Y chromosomes trace dominance of Manchu dynasty

A study by Yali Xue and colleagues in the advance section of American Journal of Human Genetics

Here's the abstract:

We have identified a Y-chromosomal lineage that is unusually frequent in northeastern China and Mongolia, in which a haplotype cluster defined by 15 Y short tandem repeats was carried by 3.3% of the males sampled from East Asia. The most recent common ancestor of this lineage lived 590 340 years ago (mean SD), and it was detected in Mongolians and six Chinese minority populations. We suggest that the lineage was spread by Qing Dynasty (16441912) nobility, who were a privileged elite sharing patrilineal descent from Giocangga (died 1582), the grandfather of Manchu leader Nurhaci, and whose documented members formed 0.4% of the minority population by the end of the dynasty.

While introducing the problem, the paper presents a couple of stumbling blocks that the study had to overcome. The Y chromosome is relatively less variable than much of the rest of the genome, but viewed at an appropriate level of detail (i.e. with a fairly large number of microsatellite sites), geneticists can reach a level of variation at which most individuals are completely unique. If you look at 15 or so microsatellites, it is fairly unlikely that two people in a moderately large sample should have the same Y chromosome haplotype, unless they happen to be close relatives.

But there are lots of reasons why close relatives might actually end up in a moderately large sample. For one thing, the sample usually comes from a small number of locations, which means that some alleles may have relatively high frequency in the sample because of their predominance at a single location. This happens when distant cousins (perhaps unbeknownst to each other) get in the sample. In small villages and towns, this becomes more likely because of inbreeding.

On the other hand, alleles that are common and occur in many locations are truly unusual. These alleles must not only represent the history of a small village or town, but must represent a more widespread pattern of ancestry across large regions. Alleles ultimately come from people, and Y chromosome haplotypes ultimately come from a single man.

As discussed by Xue et al. (2005), there are at least two such unusually common alleles in East Asian populations. These are instances in which the descendants of one man had unusually great success in passing their Y chromosomes to many descendants, across broad geographic areas. Sons, grandsons, and further descendants spread out and maintained much higher rates of reproduction (at least, of sons) than other men who lacked the peculiar widespread Y haplotype.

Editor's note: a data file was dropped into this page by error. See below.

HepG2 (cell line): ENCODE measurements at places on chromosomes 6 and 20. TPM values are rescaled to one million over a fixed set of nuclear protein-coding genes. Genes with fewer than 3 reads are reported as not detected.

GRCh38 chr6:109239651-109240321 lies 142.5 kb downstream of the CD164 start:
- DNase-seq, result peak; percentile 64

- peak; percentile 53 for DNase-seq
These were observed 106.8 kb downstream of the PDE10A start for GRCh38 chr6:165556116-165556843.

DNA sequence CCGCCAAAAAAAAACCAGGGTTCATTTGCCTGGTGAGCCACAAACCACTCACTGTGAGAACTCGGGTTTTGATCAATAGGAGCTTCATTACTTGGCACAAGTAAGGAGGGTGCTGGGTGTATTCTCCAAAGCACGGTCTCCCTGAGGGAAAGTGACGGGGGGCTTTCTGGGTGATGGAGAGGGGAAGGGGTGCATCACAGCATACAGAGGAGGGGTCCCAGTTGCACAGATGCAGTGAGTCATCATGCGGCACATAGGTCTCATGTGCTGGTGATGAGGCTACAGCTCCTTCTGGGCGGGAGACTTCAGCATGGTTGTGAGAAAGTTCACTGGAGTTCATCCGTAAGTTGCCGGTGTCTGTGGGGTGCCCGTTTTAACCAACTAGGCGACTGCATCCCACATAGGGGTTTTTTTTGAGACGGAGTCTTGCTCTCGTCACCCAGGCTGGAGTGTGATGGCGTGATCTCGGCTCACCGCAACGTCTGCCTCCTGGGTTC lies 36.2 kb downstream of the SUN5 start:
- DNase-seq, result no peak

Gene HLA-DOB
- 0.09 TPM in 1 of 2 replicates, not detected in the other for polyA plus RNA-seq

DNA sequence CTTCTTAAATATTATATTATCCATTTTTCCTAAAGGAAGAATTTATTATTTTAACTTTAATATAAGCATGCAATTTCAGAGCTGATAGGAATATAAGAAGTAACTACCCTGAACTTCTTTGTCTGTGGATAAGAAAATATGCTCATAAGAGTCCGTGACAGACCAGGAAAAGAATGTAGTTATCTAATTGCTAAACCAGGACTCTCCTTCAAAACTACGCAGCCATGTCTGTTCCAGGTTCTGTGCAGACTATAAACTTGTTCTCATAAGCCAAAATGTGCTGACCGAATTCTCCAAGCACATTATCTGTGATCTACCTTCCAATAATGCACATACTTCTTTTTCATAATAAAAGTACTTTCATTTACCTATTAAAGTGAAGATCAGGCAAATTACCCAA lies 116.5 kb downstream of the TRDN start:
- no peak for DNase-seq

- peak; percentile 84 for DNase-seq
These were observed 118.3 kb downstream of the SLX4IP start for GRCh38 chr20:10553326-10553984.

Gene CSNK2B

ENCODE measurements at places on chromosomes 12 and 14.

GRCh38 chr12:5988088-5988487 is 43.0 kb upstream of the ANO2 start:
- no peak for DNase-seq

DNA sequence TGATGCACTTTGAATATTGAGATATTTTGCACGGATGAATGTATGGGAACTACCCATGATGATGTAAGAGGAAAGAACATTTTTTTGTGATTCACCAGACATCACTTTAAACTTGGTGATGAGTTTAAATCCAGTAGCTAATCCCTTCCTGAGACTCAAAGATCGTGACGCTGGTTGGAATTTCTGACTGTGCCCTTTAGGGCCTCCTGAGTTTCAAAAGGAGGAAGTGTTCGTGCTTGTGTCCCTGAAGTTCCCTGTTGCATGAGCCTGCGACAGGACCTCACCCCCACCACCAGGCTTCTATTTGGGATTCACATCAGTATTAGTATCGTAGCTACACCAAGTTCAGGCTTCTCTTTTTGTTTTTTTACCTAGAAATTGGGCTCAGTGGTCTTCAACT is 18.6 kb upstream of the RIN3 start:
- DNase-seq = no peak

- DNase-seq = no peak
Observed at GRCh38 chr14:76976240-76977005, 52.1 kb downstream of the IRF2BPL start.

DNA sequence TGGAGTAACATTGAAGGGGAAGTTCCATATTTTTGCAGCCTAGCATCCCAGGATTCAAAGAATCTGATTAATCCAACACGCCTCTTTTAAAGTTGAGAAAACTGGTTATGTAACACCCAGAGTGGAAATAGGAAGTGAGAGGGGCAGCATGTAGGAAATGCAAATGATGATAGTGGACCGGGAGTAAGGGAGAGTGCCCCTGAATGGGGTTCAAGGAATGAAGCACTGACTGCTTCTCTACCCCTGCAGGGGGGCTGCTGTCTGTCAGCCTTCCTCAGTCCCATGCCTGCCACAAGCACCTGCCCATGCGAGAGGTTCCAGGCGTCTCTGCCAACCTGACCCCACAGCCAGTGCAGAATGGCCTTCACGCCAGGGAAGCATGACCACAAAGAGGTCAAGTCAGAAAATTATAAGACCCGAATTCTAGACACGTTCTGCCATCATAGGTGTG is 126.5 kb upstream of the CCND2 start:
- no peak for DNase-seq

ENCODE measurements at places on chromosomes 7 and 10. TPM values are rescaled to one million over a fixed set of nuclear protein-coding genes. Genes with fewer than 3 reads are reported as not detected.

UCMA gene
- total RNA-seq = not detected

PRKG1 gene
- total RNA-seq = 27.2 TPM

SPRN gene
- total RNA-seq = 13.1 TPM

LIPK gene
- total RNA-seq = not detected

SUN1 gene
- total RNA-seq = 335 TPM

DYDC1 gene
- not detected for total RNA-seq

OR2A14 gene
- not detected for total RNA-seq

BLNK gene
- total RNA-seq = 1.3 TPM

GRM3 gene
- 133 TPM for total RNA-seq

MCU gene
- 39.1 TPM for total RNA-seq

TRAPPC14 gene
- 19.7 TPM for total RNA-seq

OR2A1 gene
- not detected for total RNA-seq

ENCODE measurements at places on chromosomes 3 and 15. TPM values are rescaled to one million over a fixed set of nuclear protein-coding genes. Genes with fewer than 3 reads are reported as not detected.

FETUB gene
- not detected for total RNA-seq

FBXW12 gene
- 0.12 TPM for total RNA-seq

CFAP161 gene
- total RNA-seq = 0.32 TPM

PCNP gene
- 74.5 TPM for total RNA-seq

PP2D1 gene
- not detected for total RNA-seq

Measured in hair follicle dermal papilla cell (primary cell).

One of these haplotypes was described by Zerjal et al. (2003), in their paper "The Genetic Legacy of the Mongols".

In case you missed that paper, here is its abstract, which pretty much says it all:

We have identified a Y-chromosomal lineage with several unusual features. It was found in 16 populations throughout a large region of Asia, stretching from the Pacific to the Caspian Sea, and was present at high frequency: 8% of the men in this region carry it, and it thus makes up 0.5% of the world total. The pattern of variation within the lineage suggested that it originated in Mongolia 1,000 years ago. Such a rapid spread cannot have occurred by chance; it must have been a result of selection. The lineage is carried by likely male-line descendants of Genghis Khan, and we therefore propose that it has spread by a novel form of social selection resulting from their behavior.

The logic leading to this conclusion is indirect, depending on the high frequency and widespread distribution of the haplotype, the general match between the geographic range of the haplotype and the range of Mongol conquests, the historical record of descent of local kings and rulers from Mongol antecedents, and the likelihood that only members of a high-ranking elite would have had the opportunity to maintain high reproduction for many generations across the entire area.

The other widespread recent haplotype is described in detail by Xue and colleagues (2005). Its association to historic events is also indirect, but likewise plausible: